Future





Built in (obviously) Japan by Hiroshi Ishiguro, the Geminoid DK is an ultra-realistic automaton designed to perfectly resemble a Danish university professor named Henrik Scharfe. Chillingly, the Geminoid is outfitted with a goatee, allowing it to blend unnoticed into the general male population should it escape from its handlers. Even more chillingly, with the fake flesh removed it’s a dead ringer for the T-800 from the Terminator movies.



In this RSA Animate, Jeremy Rifkin examines our innate capacity for empathy, one of the defining traits of the human race (though we share it with a few other species). Rifkin argues that throughout history humans have progressively expanded their “spheres of empathy”, and that our survival as a species depends on expanding empathy further, rather than retreating into tribalism. Will our empathic impulses become more globalized, along with everything else? Or do the conditions of today breed a narrow self-interest which could destroy us?


According to the Wall Street Journal‘s Marcel Dicke and Arnold Van Huis, insects are nutritious and easy to raise without harming the environment. They also have a nice nutty taste…

At the London restaurant Archipelago, diners can order the $11 Baby Bee Brulee: a creamy custard topped with a crunchy little bee. In New York, the Mexican restaurant Toloache offers $11 chapulines tacos: two tacos stuffed with Oaxacan-style dried grasshoppers.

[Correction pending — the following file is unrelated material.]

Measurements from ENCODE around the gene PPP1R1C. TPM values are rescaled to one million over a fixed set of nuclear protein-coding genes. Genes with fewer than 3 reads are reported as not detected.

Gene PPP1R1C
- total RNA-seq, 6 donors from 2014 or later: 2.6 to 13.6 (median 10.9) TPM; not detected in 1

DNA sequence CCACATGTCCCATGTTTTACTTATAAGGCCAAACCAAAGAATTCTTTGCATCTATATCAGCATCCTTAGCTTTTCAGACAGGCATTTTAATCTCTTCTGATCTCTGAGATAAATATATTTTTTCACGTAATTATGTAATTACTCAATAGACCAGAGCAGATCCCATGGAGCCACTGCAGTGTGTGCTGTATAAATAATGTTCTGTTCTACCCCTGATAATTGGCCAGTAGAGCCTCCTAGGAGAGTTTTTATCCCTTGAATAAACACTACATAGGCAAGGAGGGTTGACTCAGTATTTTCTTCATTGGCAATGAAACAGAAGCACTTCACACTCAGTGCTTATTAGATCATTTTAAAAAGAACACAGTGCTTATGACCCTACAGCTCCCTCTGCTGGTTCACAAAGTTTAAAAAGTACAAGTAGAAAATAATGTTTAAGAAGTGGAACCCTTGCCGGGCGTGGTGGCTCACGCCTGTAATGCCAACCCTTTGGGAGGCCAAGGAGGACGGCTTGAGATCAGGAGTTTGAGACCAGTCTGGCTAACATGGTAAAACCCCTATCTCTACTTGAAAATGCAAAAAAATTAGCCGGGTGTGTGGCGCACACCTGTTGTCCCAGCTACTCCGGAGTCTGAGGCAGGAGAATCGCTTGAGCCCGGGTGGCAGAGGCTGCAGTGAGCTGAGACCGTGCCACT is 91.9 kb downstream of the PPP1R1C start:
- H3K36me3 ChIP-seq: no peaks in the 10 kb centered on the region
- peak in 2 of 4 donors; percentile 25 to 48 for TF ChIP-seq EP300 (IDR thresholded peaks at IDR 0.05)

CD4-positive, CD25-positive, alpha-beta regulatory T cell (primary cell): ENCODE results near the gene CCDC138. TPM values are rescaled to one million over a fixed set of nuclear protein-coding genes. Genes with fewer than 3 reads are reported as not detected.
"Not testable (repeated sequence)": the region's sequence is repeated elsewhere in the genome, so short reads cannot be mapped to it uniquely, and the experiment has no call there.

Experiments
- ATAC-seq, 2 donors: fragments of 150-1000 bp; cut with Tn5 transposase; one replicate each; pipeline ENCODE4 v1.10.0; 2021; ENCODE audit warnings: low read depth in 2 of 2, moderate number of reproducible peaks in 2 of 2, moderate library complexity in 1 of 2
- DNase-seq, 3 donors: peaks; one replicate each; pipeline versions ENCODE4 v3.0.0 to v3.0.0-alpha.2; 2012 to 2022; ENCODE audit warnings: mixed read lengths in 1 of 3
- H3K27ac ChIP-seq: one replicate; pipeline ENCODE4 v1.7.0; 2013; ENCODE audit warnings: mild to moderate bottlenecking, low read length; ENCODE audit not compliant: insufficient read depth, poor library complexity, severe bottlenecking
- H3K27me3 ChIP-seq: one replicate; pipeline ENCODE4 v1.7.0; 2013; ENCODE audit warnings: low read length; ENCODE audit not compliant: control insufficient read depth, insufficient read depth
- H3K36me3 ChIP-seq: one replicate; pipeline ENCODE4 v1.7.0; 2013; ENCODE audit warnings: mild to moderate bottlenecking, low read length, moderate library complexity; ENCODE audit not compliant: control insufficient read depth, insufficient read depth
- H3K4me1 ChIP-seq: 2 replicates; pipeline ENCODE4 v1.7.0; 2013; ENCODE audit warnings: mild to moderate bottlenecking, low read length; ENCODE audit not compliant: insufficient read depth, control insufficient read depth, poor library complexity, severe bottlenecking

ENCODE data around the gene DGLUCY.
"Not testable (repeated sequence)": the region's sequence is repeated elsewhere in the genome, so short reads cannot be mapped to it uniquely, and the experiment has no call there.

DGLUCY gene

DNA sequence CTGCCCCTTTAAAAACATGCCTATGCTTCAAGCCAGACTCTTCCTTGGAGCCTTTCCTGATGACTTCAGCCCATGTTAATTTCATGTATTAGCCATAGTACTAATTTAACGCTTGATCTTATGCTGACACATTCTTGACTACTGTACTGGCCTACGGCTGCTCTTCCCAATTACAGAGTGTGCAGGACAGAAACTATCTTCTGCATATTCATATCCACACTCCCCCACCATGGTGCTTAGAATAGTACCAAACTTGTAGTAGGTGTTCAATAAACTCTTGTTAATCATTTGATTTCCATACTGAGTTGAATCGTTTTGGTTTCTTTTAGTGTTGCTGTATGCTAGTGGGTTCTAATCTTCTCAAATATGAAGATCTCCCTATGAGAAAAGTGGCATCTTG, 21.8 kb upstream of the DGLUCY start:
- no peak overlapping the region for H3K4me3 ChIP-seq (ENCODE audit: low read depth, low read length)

Could beetles, dragonfly larvae and water bug caviar be the meat of the future…



I’m a fan of this collection of third world war propaganda posters featured in the Guardian. New York-based designer Brian Moore created these nifty images, which explore the intersection of social networking…



Forum for the Future is a United Kingdom-based think tank with funding from corporate giants such as PepsiCo and Vodafone. Prior to New Year’s, it unveiled a series of animated shorts depicting how life within megacities might look in the year 2040. Perhaps most interesting is the vision of a benignly-Orwellian “Planned-opolis” in which daily activity is carefully regulated:




In an article for Foreign Policy, Parag Khanna argues that as mega-cities wield increasing political and economic power, the structures and sovereignty of the “countries” that contain them becomes less important. In…


Noah Schachtman reveals yet another confluence of public and private intelligence gathering, for Wired:

The investment arms of the CIA and Google are both backing a company that monitors the web in real time — and says it uses that information to predict the future.

The company is called Recorded Future, and it scours tens of thousands of websites, blogs and Twitter accounts to find the relationships between people, organizations, actions and incidents — both present and still-to-come. In a white paper, the company says its temporal analytics engine “goes beyond search” by “looking at the ‘invisible links’ between documents that talk about the same, or related, entities and events.”

The idea is to figure out for each incident who was involved, where it happened and when it might go down…